Other relevant policies/stances include:

  • No reconciliation or Constitutional change
  • No dual citizenship
  • The revocation of Australia’s obligation to the UN charter on refugees

Why have they used the word Liberty in their name?

What do you think liberty means in Australian today? CEFA has dedicated many of its resources and articles to debates on rights and responsibilities of citizens versus freedom. Peace and harmony in our communities depends on all of us striving to achieve this balance in our everyday lives. Our commitment to the Rule of law is our safeguard to a peaceful nation.

Scott Ludlum had an issue with the use of the word liberty in the name of the party when interviewed on 7.30. In their manifesto, the Australian Liberty Alliance state:

Liberty is defined as absence of coercion and as such is an absolute, whereas democratically established laws can limit Freedom. Liberty is civilised Freedom.

Many would say that by establishing laws such as to prevent the “Islamisation of Australia”, or to stop dual citizenship and revoke Australia’s obligation to the UN charter on refugees, would restrict the liberties of some Australians.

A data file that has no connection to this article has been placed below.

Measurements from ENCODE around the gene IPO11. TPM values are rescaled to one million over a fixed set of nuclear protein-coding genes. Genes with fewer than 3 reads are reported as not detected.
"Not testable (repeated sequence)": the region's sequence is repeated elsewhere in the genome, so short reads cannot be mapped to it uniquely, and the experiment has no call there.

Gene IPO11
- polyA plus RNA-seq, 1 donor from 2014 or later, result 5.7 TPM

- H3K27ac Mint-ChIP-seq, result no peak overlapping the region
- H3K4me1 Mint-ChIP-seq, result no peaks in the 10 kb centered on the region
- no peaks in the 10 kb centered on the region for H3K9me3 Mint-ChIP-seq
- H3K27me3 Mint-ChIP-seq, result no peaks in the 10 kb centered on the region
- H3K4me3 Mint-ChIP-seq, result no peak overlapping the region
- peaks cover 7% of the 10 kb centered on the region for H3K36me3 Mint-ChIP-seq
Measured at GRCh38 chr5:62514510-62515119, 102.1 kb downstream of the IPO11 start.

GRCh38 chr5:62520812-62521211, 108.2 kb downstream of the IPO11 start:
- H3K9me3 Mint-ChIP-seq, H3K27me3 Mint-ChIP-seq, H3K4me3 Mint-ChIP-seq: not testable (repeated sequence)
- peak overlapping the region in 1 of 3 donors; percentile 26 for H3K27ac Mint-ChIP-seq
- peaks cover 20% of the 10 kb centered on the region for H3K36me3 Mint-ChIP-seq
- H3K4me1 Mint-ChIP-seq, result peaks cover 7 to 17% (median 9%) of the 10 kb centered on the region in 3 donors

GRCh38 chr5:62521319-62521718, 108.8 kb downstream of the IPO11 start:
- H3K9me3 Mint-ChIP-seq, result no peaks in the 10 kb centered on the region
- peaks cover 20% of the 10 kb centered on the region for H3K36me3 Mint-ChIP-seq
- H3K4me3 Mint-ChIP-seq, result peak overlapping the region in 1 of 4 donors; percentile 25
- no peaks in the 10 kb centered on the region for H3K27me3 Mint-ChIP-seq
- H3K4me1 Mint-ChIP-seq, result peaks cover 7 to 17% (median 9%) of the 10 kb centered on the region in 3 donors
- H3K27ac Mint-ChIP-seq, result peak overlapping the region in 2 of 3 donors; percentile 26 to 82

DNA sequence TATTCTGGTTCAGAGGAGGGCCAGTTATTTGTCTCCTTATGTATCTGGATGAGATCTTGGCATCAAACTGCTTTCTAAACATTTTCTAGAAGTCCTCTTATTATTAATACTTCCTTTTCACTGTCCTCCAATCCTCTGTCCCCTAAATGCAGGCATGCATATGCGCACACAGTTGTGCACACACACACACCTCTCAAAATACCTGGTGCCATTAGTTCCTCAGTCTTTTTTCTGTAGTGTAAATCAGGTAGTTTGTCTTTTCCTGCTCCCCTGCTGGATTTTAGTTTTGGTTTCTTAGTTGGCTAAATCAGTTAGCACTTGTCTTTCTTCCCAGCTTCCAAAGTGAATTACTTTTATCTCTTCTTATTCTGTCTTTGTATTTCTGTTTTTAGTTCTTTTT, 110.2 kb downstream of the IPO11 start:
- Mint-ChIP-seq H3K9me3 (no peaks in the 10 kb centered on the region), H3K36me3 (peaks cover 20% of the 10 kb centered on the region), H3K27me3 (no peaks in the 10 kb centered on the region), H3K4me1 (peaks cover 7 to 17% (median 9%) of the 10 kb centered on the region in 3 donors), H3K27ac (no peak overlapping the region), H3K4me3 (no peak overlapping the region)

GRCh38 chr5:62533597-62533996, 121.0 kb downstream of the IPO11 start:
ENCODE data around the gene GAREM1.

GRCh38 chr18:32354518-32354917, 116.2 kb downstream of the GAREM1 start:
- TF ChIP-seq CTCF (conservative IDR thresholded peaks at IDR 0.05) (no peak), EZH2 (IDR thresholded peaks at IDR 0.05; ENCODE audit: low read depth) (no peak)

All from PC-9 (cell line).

The Oxford dictionary definition of liberty is:

The state of being free within society from oppressive restrictions imposed by authority on one’s behaviour or political views

Does liberty in Australia mean that Muslims should be able to practice their religion without oppressive restrictions imposed by the State or other authorities? Yes of course.

Minorities is Australia

In his  Quarterly Essay last year, Noel Pearson describes the democratic problem for Aboriginal and Torres Strait Islander peoples in Australia who he describes as an extreme minority of 3% of the population. He states:

The numbers matter when they are this small, because it goes to whether the system of democracy enables an extreme minority to participate in a fair way…..because ultimately the core of our democratic system – elected representation in parliaments – depends on numbers.